- South Korean-Japanese video game company Nexon has allocated some of its cash holdings to the leading cryptocurrency.
- The firm purchased $100 million in Bitcoin for an average price of $58,226 per BTC.
- The gaming company's allocation to the pioneer digital currency is less than 2% of its total cash.
Online game provider Nexon Co. acquired $100 million in Bitcoin. This became the largest-ever purchase of digital currency made by a listed company in Tokyo.
Bitcoin likely to retain its value despite associated risks
A growing number of firms worldwide, including MicroStrategy, Tesla and Square, have purchased Bitcoin in the past few months. More firms are starting to adopt the cryptocurrency as a form of payment and store of value.
Nexon, a South Korean-Japanese video gaming company, bought 1,717 Bitcoin at a total cost of $100 million. The average price of each Bitcoin purchased was $58,226, including fees and expenses.
The price of Bitcoin acquired by the video game publisher was higher than the current BTC price, which is trading at $55,508 at the time of writing.
Owen Mahoney, CEO of Nexon, cited the current economic environment as one of the main drivers of investing in the new asset class. Mahoney said:
Our purchase of Bitcoin reflects a disciplined strategy for protecting shareholder value and for maintaining the purchasing power of our cash assets. In the current economic environment, we believe Bitcoin offers long-term stability and liquidity while maintaining the value of our cash for future investments.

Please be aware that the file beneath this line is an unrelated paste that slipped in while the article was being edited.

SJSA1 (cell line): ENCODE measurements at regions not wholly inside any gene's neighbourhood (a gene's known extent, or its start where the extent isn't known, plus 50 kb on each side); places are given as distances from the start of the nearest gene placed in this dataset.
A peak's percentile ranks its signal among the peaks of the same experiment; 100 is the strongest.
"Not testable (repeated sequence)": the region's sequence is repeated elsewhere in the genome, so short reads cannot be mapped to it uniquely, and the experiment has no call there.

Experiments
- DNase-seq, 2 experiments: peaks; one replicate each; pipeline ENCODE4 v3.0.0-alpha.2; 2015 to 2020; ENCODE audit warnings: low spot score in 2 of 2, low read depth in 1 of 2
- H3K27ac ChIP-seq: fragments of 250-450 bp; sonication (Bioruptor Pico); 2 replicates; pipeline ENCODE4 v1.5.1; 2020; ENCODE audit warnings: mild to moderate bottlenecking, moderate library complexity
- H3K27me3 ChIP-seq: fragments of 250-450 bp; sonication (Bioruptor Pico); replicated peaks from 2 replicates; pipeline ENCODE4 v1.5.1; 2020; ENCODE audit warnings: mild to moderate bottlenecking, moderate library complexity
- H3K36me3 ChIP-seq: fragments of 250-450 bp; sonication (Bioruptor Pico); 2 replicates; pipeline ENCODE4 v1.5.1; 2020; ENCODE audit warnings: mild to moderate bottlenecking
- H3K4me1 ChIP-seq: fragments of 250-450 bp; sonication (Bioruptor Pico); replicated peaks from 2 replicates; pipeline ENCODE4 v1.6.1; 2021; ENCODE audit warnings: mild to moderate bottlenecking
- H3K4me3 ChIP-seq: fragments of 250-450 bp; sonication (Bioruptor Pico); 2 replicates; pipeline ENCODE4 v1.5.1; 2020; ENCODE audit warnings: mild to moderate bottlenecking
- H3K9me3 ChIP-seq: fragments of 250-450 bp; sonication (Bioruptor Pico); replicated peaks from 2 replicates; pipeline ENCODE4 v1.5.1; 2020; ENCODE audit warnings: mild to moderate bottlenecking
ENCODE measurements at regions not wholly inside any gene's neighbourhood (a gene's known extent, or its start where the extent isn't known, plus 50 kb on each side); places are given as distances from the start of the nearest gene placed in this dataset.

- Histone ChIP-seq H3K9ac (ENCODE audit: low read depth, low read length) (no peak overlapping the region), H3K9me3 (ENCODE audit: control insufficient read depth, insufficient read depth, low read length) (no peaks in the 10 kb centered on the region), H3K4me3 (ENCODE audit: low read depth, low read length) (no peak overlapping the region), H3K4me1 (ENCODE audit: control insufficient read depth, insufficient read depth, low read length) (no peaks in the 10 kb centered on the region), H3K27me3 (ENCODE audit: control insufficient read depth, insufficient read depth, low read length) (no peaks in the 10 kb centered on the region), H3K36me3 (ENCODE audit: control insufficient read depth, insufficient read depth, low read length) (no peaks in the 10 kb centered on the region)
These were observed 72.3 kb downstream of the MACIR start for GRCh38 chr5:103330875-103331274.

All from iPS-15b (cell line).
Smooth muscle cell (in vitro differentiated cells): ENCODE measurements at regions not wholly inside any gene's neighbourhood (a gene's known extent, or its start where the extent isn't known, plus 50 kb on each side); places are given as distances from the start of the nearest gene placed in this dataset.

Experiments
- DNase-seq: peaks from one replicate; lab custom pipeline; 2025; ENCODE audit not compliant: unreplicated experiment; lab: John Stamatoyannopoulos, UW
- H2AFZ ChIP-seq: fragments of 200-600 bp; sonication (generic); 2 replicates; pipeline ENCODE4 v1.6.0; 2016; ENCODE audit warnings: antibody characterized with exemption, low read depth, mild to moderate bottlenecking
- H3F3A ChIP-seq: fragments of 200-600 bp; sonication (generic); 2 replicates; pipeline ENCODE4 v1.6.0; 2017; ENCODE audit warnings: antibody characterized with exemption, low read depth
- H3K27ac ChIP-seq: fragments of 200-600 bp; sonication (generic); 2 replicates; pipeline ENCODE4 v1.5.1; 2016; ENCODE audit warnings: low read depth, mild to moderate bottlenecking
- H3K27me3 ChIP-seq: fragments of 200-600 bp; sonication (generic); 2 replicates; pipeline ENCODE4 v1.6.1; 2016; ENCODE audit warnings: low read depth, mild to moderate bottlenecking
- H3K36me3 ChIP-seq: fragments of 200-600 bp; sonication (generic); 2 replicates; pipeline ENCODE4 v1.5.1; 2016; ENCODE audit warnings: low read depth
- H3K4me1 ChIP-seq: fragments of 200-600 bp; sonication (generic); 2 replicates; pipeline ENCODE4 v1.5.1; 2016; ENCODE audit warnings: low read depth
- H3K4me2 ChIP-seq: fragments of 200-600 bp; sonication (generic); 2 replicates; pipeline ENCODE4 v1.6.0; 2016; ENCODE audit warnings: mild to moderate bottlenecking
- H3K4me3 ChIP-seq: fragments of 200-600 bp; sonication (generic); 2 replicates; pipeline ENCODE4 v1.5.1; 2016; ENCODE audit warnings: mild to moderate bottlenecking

The tech firm’s purchase of the leading cryptocurrency represents less than 2% of Nexon’s total cash and cash equivalents. Mahoney stated that he understands that there are risks associated with the digital asset. However, the company is committed to studying them in the future.
In a blog post, Mahoney said he expects a strong chance that a virtual store of value that is not controlled by a central authority could become mainstream in the near future. The CEO sees Bitcoin as a form of cash “likely to retain its value,” even if it is not yet widely recognized as such. He further questioned whether legacy currency systems could be relied on in the future.
Mahoney highlighted that paying down the debt would be more difficult with government spending and debt levels high than it already is, especially with just a small rise in interest rates. Since early 2020, America has printed more than 40% more US dollars than previously existed, and Nexon foresees no end to this loose monetary policy in the near term.